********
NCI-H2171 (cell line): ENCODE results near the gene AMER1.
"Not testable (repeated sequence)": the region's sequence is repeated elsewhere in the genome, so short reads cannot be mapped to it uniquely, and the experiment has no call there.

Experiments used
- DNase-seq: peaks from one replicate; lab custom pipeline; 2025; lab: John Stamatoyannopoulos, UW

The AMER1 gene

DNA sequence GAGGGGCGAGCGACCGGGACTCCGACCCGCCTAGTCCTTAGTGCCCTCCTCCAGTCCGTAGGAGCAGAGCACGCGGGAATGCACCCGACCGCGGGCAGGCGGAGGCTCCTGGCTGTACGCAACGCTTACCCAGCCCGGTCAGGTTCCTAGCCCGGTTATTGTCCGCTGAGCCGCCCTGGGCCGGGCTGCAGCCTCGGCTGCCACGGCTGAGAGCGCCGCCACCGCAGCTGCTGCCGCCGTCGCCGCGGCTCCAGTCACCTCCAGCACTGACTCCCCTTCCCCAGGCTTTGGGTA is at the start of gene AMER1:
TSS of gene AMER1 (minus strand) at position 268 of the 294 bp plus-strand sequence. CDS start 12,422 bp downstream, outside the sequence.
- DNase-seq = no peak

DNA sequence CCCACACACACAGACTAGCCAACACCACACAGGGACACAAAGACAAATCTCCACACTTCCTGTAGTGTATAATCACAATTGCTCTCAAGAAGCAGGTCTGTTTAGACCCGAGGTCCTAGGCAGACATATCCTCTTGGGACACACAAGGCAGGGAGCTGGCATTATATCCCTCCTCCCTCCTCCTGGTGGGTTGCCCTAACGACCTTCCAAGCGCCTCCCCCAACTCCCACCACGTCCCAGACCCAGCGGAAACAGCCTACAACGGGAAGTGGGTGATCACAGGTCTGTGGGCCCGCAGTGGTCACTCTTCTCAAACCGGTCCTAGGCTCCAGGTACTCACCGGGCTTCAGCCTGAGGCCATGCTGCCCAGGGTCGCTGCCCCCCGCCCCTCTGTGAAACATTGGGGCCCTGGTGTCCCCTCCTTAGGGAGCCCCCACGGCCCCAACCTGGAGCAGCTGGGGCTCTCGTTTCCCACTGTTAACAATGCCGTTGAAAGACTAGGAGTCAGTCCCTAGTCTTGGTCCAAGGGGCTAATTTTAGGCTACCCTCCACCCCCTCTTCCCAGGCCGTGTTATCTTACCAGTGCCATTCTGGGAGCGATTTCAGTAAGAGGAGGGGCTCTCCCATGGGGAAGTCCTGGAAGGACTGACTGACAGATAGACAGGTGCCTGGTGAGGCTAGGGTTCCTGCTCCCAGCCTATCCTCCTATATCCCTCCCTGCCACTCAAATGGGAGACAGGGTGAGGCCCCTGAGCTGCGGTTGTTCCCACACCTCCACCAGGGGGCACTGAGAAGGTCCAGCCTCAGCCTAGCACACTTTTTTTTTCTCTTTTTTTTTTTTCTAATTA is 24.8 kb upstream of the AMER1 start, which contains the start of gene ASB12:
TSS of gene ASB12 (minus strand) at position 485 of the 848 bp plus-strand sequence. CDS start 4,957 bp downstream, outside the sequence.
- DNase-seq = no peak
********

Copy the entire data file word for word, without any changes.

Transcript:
NCI-H2171 (cell line): ENCODE results near the gene AMER1.
"Not testable (repeated sequence)": the region's sequence is repeated elsewhere in the genome, so short reads cannot be mapped to it uniquely, and the experiment has no call there.

Experiments used
- DNase-seq: peaks from one replicate; lab custom pipeline; 2025; lab: John Stamatoyannopoulos, UW

The AMER1 gene

DNA sequence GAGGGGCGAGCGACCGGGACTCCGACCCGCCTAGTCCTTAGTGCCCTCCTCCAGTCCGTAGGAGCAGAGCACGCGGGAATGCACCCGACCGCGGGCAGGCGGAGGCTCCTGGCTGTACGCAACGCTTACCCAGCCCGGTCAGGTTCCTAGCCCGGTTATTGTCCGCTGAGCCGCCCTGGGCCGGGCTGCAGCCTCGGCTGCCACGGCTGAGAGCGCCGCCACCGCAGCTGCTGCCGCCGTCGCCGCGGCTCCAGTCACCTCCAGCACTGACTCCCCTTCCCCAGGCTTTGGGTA is at the start of gene AMER1:
TSS of gene AMER1 (minus strand) at position 268 of the 294 bp plus-strand sequence. CDS start 12,422 bp downstream, outside the sequence.
- DNase-seq = no peak

DNA sequence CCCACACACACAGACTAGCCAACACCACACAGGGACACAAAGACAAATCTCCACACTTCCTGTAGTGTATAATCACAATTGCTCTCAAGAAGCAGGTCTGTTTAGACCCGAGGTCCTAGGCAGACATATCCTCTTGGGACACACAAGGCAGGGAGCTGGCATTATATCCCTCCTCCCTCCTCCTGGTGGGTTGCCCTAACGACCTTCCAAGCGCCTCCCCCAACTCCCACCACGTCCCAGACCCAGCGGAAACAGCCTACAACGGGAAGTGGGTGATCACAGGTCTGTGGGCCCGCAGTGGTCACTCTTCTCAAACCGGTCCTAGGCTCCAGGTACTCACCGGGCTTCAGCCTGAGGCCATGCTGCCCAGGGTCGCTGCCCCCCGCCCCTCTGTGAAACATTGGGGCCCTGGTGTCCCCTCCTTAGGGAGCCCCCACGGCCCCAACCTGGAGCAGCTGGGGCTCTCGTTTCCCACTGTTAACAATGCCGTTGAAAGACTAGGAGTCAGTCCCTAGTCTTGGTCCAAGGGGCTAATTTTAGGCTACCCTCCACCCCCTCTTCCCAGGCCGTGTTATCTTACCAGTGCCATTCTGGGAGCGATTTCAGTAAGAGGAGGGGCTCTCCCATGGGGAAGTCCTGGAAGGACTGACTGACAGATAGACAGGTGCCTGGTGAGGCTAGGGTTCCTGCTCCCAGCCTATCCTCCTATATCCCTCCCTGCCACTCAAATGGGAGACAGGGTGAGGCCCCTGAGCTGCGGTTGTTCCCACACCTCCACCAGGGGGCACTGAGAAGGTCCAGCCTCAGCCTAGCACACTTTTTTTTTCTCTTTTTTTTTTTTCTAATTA is 24.8 kb upstream of the AMER1 start, which contains the start of gene ASB12:
TSS of gene ASB12 (minus strand) at position 485 of the 848 bp plus-strand sequence. CDS start 4,957 bp downstream, outside the sequence.
- DNase-seq = no peak